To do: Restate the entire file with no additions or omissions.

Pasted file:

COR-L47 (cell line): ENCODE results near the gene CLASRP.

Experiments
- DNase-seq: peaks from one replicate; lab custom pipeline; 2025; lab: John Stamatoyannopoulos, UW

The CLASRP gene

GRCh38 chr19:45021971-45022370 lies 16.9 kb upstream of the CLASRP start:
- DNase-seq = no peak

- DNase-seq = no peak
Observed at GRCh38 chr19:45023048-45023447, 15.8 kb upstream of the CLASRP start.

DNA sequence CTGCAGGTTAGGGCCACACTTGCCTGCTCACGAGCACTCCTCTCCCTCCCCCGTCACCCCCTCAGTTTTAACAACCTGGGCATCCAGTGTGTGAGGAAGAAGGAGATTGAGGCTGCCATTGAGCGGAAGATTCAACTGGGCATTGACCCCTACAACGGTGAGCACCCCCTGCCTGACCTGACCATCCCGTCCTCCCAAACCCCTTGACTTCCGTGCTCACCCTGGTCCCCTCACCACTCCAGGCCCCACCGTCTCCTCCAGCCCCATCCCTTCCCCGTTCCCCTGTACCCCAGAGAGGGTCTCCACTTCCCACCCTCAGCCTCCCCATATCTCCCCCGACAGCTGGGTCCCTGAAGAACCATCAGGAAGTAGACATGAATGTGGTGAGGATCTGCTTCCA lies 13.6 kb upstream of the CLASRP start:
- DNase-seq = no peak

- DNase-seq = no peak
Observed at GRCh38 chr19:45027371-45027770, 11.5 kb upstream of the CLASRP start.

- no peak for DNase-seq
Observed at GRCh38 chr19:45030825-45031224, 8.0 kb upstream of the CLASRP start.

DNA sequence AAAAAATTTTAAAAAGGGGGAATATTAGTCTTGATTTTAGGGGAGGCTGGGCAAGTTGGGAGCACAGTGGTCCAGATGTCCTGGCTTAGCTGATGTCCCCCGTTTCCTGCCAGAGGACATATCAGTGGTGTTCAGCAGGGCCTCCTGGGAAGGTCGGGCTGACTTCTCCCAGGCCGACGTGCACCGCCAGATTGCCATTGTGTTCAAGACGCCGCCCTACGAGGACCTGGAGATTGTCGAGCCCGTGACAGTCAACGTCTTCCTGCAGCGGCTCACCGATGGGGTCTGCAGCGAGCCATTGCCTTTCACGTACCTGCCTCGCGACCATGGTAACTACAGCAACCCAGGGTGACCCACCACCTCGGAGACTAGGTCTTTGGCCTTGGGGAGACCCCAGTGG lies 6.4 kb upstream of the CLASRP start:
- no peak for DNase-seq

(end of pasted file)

COR-L47 (cell line): ENCODE results near the gene CLASRP.

Experiments
- DNase-seq: peaks from one replicate; lab custom pipeline; 2025; lab: John Stamatoyannopoulos, UW

The CLASRP gene

GRCh38 chr19:45021971-45022370 lies 16.9 kb upstream of the CLASRP start:
- DNase-seq = no peak

- DNase-seq = no peak
Observed at GRCh38 chr19:45023048-45023447, 15.8 kb upstream of the CLASRP start.

DNA sequence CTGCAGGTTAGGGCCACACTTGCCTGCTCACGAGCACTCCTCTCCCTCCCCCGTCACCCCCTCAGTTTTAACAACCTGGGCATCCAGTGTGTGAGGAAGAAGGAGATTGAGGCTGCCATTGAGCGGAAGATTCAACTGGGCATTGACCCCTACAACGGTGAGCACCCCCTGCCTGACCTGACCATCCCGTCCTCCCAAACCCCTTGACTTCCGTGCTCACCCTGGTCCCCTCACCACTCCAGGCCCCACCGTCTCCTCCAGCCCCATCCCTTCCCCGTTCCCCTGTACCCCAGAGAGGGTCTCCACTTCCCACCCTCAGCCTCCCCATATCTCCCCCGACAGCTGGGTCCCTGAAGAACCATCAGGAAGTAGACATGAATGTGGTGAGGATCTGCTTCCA lies 13.6 kb upstream of the CLASRP start:
- DNase-seq = no peak

- DNase-seq = no peak
Observed at GRCh38 chr19:45027371-45027770, 11.5 kb upstream of the CLASRP start.

- no peak for DNase-seq
Observed at GRCh38 chr19:45030825-45031224, 8.0 kb upstream of the CLASRP start.

DNA sequence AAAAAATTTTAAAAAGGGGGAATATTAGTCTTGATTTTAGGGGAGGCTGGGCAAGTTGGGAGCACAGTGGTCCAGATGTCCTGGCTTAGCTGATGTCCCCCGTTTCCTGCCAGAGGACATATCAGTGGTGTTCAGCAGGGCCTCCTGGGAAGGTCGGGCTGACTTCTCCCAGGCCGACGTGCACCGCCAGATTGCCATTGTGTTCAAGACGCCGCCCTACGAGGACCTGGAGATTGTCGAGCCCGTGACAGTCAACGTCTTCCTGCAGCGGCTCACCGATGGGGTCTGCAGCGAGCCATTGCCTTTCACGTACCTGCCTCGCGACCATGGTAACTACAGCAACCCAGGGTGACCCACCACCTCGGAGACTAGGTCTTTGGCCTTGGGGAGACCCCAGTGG lies 6.4 kb upstream of the CLASRP start:
- no peak for DNase-seq